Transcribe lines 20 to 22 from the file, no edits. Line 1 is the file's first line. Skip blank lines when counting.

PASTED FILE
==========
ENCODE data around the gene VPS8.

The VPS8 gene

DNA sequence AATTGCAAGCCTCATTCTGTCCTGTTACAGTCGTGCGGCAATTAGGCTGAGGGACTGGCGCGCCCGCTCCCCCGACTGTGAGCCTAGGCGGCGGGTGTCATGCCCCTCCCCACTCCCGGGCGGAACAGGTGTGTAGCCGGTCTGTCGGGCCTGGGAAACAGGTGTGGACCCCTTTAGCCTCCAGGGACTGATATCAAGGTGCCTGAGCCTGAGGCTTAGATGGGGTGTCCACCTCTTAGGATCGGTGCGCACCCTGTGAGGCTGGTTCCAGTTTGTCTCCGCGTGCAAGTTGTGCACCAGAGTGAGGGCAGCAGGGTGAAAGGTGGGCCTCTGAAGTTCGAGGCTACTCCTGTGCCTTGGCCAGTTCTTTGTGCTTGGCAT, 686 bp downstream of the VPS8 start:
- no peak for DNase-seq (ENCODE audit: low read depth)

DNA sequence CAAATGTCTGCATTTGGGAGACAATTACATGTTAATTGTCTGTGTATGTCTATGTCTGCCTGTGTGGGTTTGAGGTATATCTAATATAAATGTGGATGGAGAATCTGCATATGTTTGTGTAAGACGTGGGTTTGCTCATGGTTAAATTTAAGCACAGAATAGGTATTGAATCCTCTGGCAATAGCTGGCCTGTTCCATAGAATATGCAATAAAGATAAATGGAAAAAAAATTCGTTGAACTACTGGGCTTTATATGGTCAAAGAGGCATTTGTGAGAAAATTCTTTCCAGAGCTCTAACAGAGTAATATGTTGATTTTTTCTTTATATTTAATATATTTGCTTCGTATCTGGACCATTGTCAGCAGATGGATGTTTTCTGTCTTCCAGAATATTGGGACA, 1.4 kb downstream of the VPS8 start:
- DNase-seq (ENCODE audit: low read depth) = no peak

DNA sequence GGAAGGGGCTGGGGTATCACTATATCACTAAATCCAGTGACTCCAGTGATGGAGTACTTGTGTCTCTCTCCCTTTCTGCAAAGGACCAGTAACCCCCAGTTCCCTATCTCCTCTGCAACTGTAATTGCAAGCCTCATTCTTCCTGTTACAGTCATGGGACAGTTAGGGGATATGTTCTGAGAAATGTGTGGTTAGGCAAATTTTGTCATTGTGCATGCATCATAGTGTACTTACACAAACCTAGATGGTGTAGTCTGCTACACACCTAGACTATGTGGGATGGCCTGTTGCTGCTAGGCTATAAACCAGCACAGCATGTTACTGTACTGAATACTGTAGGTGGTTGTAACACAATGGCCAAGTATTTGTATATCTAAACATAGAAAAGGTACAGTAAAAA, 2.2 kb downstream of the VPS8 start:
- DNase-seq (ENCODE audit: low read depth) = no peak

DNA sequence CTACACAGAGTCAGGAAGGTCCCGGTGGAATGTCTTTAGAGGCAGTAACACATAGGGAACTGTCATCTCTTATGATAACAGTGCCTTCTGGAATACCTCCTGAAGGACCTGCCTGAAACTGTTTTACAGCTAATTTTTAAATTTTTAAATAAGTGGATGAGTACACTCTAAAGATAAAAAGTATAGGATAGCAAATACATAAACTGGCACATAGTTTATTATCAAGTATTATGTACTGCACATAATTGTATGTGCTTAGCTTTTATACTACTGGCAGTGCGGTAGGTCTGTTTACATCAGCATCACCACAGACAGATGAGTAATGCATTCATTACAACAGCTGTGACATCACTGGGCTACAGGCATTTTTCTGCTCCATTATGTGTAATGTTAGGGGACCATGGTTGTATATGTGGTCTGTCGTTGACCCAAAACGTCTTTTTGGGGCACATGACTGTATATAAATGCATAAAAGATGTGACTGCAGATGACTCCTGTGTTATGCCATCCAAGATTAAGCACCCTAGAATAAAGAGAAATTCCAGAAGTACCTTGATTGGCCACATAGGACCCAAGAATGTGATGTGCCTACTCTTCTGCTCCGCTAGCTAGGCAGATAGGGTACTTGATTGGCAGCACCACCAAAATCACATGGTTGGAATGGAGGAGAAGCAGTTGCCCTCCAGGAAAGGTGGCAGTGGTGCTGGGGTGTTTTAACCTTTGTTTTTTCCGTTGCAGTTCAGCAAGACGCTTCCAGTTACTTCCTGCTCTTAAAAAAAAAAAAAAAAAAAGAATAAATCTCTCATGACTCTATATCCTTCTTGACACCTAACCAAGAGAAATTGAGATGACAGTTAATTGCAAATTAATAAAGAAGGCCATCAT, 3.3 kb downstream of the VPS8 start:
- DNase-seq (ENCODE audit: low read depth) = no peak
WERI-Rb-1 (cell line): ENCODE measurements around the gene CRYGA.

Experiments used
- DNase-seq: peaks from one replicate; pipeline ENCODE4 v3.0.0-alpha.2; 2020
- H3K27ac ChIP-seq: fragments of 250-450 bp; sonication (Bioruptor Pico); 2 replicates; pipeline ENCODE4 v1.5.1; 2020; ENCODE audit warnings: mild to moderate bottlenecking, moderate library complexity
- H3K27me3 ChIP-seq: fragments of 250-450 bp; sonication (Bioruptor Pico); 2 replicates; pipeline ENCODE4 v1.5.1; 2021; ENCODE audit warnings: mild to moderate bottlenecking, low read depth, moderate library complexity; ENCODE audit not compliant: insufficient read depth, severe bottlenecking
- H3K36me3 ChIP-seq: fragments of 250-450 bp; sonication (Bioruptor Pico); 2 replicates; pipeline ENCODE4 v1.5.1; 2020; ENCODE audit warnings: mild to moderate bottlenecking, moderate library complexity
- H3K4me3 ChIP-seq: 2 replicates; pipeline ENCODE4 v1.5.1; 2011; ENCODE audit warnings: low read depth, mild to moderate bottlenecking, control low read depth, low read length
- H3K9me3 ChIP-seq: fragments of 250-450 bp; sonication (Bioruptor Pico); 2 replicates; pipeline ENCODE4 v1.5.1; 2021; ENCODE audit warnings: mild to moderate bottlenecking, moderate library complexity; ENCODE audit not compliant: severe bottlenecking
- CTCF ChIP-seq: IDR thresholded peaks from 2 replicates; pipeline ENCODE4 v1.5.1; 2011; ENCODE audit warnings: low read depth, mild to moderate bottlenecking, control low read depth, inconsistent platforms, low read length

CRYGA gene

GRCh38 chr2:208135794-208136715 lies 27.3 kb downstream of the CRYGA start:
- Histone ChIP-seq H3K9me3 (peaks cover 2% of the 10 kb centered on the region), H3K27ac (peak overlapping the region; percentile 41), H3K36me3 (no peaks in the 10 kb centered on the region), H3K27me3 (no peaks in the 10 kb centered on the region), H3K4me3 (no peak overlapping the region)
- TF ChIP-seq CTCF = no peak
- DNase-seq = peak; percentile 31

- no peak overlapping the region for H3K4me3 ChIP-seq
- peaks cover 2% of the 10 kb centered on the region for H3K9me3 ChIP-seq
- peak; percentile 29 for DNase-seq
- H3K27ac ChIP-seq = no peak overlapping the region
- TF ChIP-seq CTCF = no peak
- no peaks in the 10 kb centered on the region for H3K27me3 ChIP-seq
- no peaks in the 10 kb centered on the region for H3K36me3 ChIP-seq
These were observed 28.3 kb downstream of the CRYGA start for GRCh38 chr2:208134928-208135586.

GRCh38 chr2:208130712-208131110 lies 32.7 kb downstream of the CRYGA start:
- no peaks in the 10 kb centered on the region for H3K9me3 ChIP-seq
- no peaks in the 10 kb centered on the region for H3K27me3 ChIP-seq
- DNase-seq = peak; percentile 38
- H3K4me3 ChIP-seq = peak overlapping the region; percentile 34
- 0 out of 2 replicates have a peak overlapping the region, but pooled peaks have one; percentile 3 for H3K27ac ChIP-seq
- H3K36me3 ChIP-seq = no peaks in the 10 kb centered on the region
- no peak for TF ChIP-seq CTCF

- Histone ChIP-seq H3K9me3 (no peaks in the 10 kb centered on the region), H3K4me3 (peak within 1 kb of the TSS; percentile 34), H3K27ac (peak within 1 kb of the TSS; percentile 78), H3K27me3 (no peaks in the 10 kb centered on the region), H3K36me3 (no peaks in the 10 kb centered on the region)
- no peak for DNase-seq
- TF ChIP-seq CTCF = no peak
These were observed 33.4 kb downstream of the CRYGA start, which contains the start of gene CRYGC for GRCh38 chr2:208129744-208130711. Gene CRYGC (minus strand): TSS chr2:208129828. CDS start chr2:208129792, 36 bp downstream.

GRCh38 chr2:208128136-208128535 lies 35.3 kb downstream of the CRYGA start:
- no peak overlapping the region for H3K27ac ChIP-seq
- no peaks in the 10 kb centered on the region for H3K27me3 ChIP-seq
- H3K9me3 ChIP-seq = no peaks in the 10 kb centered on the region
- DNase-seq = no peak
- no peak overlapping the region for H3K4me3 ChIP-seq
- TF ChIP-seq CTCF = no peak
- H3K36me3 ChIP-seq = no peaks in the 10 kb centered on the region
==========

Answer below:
CRYGA gene

GRCh38 chr2:208135794-208136715 lies 27.3 kb downstream of the CRYGA start:
- Histone ChIP-seq H3K9me3 (peaks cover 2% of the 10 kb centered on the region), H3K27ac (peak overlapping the region; percentile 41), H3K36me3 (no peaks in the 10 kb centered on the region), H3K27me3 (no peaks in the 10 kb centered on the region), H3K4me3 (no peak overlapping the region)